It is Easter time and one subject dear to my heart is rabbit care. I often warn about the temptations to buy that sweet little bunny or chick in the pet store at Easter. The live “Easter Bunny” indulgence leads to a great deal of suffering and pain for rabbits because most people do not realize how long the commitment to care for a rabbit is; many of the Easter rabbits are abandoned or surrendered to shelters which creats an overpopulation of rabbits in need of homes. All the while, most rabbit breeders and pet store employees can tell customers nothing about the proper care of these amazing animals. In fact, pet stores will often display rabbits in a cage with cedar shavings as bedding. A rabbit exposed to cedar fumes can develop respiratory problems and, worse, develop kidney disease and failure leading to death. But the pet store owner will happily sell customers cedar bedding for the rabbits. Ignorance is rampant. Clay kitty litter, ingested by rabbits, will block their intestinal tract so it is not an option. Fortunately, there are plenty of paper-based or cellulose bedding products now to keep your bunny safe.
I have a soft spot for rabbits because my rabbit Boodles, who died young many years ago, opened my eyes to how ill-informed I was on his care. In fact, it was the grief over Boodles’ death that led me to abandon a career in business to return to veterinary school and become a vet. I have dedicated many hours learning about rabbit health and have made it a point to educate people on their proper care. Here is a picture of a class of elementary school kids who took the time to learn about rabbit care from me and my rabbit Harriet.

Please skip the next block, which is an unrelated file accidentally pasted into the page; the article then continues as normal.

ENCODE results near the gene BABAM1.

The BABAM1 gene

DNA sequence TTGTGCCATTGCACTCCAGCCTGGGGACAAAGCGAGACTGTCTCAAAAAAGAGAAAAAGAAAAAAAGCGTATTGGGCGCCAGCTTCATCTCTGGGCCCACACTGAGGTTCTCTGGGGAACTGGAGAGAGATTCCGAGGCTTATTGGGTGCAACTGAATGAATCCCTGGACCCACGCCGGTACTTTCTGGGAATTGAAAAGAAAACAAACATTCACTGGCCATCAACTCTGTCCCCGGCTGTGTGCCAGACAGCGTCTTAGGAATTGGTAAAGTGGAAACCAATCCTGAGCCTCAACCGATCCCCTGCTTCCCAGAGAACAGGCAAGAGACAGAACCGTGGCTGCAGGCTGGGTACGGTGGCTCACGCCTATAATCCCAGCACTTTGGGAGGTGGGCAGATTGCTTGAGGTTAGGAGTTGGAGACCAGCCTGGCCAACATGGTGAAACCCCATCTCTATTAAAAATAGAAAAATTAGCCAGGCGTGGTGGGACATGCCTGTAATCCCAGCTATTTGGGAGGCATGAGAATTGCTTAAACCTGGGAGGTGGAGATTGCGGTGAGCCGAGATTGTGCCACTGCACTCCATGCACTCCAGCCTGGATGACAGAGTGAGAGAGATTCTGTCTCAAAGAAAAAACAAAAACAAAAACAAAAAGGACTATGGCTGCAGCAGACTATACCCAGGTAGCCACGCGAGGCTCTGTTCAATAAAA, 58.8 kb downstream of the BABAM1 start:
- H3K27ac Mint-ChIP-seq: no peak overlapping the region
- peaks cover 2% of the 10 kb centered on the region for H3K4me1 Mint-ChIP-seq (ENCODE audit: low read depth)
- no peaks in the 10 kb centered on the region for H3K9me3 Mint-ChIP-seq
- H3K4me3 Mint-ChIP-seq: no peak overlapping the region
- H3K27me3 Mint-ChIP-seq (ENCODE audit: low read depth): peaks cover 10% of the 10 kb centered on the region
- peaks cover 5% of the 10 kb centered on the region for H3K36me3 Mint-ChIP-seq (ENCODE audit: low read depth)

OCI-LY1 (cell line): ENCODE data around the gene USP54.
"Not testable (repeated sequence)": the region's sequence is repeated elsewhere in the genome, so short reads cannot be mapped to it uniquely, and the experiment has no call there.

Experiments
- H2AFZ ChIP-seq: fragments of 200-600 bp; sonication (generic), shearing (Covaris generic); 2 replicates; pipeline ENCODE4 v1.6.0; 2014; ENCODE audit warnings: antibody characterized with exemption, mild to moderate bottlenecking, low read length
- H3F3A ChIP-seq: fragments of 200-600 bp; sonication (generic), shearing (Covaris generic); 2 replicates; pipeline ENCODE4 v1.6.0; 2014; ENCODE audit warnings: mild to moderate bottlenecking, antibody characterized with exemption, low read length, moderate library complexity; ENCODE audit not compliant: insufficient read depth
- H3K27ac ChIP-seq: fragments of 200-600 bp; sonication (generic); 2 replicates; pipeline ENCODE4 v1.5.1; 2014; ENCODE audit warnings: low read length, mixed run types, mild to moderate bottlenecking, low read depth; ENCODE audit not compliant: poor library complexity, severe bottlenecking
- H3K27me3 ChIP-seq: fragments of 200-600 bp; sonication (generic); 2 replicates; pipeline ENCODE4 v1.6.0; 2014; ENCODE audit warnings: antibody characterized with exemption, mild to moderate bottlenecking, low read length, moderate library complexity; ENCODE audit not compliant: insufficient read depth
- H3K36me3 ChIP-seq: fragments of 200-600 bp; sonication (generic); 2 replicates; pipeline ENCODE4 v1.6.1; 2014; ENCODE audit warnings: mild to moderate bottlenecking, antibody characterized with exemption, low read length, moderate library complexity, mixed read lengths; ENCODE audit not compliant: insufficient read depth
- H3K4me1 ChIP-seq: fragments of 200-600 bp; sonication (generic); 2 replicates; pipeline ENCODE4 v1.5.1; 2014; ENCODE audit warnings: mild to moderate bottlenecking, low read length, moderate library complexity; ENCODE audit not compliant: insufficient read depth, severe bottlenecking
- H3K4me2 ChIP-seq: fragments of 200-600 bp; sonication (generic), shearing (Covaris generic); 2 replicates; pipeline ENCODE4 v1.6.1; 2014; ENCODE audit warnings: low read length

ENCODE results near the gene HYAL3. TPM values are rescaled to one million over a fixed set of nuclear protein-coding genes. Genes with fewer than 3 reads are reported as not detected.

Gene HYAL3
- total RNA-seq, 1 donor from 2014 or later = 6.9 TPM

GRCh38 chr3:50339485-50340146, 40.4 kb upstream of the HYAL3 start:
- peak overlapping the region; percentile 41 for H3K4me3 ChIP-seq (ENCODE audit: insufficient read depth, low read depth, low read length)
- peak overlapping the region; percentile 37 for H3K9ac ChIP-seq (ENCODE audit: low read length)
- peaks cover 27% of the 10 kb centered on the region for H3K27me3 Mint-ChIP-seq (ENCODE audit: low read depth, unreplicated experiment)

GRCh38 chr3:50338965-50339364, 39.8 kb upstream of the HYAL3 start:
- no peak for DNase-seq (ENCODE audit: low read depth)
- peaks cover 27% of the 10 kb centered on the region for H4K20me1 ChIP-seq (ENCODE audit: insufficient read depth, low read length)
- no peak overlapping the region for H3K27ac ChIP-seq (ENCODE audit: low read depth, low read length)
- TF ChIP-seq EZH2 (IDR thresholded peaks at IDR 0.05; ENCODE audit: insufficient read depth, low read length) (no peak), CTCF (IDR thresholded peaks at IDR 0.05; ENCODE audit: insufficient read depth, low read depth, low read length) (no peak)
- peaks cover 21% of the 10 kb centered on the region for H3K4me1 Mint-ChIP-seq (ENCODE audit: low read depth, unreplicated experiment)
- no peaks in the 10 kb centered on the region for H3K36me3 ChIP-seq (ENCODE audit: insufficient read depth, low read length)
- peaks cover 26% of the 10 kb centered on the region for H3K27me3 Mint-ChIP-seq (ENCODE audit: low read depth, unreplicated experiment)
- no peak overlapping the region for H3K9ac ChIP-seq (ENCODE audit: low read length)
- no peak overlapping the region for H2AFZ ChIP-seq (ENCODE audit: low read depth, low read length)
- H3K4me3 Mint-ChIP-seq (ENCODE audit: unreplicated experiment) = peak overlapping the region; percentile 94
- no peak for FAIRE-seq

Harriet is a house rabbit and lives peacefully with the dogs and the cats. She has a collar with a tag and a microchip like the others. She is litter box trained and has her own collection of toys. She has an ample supply of fresh timothy hay and fresh vegetables. The best nutrition products for rabbits are produced by Oxbow. Oxbow produces a rabbit kibble and hay products that are a great base for their diet. In addition, plenty of leafy green vegetables, such as dandelion greens, arugula, parsley and beet tops are a necessary addition. Limited spinach, kale and carrots are a healthy treat for them. To keep their teeth trimmed, safe chew toys are required and help keep your house safe from the rabbit’s need to chew. Apple branches are a great chew toy for rabbits. I use hay, not cedar shavings, for my rabbit’s litter tray. Fresh hay for eating (a very very important part of their diet) on one side and a well-defined corner for their toilet. Some vegetables and fruit are not good for rabbits and yard plants are potentially dangerous. A great resource for all things rabbit and a wonderful adoption resource is the House Rabbit Society at http://rabbit.org . The site has great information on healthy diets, toxic plants and substances, tips on husbandry, a list of rabbit friendly vets and lots of info on their care.